• slhr35slhr35
    Posts: 14
    Thanks for the advice.

    She does see us playing with Mollie and she looks like she wants to join in but just doesn`t quite know how. We do try to include her but we don`t want to push her either. I do think I forgot to say that she does play with Mollie a lot, it`s just us that she doesn`t want to play with to much. As for stuffed toys or any kind of toy, Sadie just wants to rip them apart, she even destroyed two kongs, Poor Mollie loves her toys, she just doesn`t get to keep them for very long.

    Again thanks for the advice.

    Joe&Dawn I looked at the pictures of your shibas they are beautiful.
  • hummm.....well oddly enough I found that most Shibas and Jindos house train pretty quickly. They may have a high prey drive and often a soft toy frenzy so tearing the toys apart to pull out stuffing is common. Expect "destructo" with most Spitizies in the toy, pillow or plushy category.

    Generally as far as bonding, I would say most rescues have a very strong bond with their new families. It takes time to build like any relationship.
    Actually Puppies are the same way.... it can take a year for a puppy to get a clue about what they are doing (coordination of physical with mental) and the world & people in it.

    It is up to the new owners to bring out the best in each animal regardless of where it comes from. In fact many dogs develop behavior issues over their life time even in a consistent stable environment. It is work we put into them through quality interaction and or training that reduces those little things that can develop into bigger issues. Anything to do with living beings flexes in terms of psychology. Similar to kids.... each usually has a bratty phase or other behavioral quirks based on their life stage and how as families we interact.

    In regard to health, that is not iron clad either. Genetics are an uncertain thing overall. There might be a higher chance of getting better health from a quality breeder, but some rescues have had no problems at all...go figure. With mammals in general there isn't a guarantee there won't be something that comes along in the aging process.... Not justifying just pointing out the reality.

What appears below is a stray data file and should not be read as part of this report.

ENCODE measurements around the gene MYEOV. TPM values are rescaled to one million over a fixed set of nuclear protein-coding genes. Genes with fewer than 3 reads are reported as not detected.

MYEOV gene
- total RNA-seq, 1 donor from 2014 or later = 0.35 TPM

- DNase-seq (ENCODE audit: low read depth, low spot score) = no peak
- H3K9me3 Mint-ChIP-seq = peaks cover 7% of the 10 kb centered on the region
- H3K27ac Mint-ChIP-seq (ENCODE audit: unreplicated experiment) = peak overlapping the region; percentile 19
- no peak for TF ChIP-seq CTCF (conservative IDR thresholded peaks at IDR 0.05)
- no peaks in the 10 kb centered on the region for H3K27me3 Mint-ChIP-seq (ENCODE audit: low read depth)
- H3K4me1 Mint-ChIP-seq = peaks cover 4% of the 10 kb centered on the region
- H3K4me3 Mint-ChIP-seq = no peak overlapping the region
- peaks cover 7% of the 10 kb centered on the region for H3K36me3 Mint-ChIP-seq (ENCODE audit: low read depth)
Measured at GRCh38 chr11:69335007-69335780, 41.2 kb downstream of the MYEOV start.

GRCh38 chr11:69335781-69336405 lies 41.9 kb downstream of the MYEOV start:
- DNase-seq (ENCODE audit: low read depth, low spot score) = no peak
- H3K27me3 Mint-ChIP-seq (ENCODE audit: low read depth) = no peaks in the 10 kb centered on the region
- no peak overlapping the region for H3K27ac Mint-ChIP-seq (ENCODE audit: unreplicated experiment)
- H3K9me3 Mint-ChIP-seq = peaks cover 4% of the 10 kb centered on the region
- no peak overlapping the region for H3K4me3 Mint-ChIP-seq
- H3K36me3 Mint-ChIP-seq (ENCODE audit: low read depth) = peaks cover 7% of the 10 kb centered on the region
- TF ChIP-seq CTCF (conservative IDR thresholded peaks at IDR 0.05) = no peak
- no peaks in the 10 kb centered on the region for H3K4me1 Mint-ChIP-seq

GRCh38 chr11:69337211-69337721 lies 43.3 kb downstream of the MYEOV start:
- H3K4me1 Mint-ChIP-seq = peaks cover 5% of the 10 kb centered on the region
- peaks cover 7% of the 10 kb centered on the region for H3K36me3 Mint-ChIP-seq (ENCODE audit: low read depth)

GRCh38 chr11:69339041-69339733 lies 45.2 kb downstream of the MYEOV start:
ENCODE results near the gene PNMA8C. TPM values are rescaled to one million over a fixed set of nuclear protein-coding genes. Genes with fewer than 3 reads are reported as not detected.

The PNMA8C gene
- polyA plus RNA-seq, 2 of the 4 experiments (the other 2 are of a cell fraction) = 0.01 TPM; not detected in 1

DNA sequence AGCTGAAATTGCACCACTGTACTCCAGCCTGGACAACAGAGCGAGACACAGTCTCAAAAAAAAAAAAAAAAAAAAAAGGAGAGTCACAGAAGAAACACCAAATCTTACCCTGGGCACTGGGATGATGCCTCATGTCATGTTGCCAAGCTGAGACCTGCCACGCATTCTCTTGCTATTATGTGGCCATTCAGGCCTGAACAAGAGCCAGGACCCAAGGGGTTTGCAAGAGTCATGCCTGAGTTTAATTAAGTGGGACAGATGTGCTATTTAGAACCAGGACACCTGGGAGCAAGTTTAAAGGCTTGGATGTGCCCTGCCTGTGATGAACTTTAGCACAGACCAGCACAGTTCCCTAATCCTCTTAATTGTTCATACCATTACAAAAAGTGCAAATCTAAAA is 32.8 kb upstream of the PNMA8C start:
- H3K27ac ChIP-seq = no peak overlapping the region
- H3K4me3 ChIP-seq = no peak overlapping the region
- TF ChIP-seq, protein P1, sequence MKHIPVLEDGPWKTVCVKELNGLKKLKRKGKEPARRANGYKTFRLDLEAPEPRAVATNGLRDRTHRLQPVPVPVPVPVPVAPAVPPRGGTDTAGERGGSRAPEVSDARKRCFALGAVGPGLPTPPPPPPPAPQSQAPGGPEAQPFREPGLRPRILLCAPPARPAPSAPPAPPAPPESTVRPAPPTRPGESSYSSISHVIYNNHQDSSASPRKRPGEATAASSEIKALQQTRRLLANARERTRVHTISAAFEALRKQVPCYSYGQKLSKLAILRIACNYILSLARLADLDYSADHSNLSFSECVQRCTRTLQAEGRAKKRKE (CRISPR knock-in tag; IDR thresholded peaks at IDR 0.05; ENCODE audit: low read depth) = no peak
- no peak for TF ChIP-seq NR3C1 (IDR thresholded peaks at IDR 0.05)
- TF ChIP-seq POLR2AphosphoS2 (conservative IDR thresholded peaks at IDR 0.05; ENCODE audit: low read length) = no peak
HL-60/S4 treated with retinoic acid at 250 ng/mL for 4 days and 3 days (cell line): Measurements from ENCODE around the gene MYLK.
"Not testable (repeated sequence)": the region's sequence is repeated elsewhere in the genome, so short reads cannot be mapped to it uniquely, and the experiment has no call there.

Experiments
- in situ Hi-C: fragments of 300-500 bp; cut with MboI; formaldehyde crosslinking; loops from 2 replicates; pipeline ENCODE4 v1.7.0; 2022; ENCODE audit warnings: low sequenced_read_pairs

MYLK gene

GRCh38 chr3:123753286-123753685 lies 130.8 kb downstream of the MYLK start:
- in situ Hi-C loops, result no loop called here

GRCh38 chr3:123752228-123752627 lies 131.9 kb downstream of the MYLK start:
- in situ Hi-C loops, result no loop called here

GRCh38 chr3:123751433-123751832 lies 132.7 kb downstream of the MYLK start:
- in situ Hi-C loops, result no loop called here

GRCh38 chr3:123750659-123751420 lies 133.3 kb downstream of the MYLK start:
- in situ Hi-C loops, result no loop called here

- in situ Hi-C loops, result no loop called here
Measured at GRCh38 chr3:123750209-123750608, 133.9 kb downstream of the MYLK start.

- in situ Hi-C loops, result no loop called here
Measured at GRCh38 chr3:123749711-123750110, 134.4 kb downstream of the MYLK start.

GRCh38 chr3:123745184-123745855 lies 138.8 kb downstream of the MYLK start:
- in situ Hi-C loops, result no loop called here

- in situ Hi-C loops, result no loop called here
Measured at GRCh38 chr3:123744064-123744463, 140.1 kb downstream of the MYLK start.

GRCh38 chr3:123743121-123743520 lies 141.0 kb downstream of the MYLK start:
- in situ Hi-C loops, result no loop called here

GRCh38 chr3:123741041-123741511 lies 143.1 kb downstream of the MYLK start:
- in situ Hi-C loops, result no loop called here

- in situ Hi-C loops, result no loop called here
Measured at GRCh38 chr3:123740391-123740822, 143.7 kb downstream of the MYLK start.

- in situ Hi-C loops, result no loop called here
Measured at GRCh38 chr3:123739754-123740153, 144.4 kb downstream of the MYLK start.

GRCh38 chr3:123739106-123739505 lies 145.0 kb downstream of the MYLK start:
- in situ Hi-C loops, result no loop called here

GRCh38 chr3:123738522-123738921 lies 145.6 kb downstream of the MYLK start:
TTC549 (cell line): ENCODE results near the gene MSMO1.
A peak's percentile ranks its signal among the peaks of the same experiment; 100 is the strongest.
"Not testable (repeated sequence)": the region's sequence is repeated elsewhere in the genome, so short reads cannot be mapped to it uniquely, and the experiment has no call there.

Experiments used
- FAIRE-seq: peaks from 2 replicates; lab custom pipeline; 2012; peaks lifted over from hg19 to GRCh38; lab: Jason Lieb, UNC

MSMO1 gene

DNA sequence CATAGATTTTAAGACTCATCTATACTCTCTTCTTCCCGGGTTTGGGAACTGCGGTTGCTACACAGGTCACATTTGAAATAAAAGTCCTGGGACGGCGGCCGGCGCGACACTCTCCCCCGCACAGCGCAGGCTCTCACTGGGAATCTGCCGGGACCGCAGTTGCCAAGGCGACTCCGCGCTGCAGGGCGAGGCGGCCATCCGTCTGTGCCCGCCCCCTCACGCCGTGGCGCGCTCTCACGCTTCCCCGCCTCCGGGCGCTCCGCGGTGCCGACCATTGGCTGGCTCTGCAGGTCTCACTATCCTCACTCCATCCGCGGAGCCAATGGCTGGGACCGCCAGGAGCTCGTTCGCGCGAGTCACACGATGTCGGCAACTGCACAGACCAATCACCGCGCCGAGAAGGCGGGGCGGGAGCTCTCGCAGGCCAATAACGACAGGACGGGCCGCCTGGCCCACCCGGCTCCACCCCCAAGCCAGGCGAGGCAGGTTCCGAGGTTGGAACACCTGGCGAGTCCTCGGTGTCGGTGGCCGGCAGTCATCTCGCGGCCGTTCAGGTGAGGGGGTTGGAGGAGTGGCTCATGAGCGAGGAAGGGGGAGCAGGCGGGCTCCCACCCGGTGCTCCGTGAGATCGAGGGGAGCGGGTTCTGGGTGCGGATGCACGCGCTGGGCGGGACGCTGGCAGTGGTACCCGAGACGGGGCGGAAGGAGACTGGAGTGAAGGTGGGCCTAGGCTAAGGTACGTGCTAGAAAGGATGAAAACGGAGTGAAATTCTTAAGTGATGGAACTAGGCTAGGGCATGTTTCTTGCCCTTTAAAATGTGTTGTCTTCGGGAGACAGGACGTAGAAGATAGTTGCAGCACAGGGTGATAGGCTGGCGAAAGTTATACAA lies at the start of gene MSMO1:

I think the most important thing you can do is plan and think carefully about what you can provide overall for the individual you are considering in bringing in as part of the family. Really evaluate and consider carefully the relationship you will have with the individuals that have provided you with the opportunity to purchase or adopt. A lot of research pre-purchase can give you a better idea what to expect.( I am sure this is repeated many times over... Avoid mass consumerism since it counts on impulsive decision making.... If you have to ask how much something costs or what the possible health concerns are for a breed or veterinary care needs AFTER THE FACT then obviously there wasn't much thought put into acquiring the pet.)

    Snf
  • phipsphips
    Posts: 106
    This is the perfect thread that I've been looking to post this in.

    Due to my personal circumstances and research, a rescue is the way I'm going.
    However, I have some serious concerns. Mainly that I may have to retrain bad habits, the dog may have been abused and therefore scarred for life, and that I won't be able to create as good of a bond with it as if I had gotten it as a pup. Also, at 4 years old or something, our time together will have already been cut short by 4 years =[ .

    I know many above said that they have great bonds with their rescues and that a bond will be made regardless of purchase or rescue if the bond has reason to be made. Sounds very true. I'm still worried though.
    And I guess I would have a chance of figuring out if the dog was abused and had bad habits from the rescuer prior to rescuing it.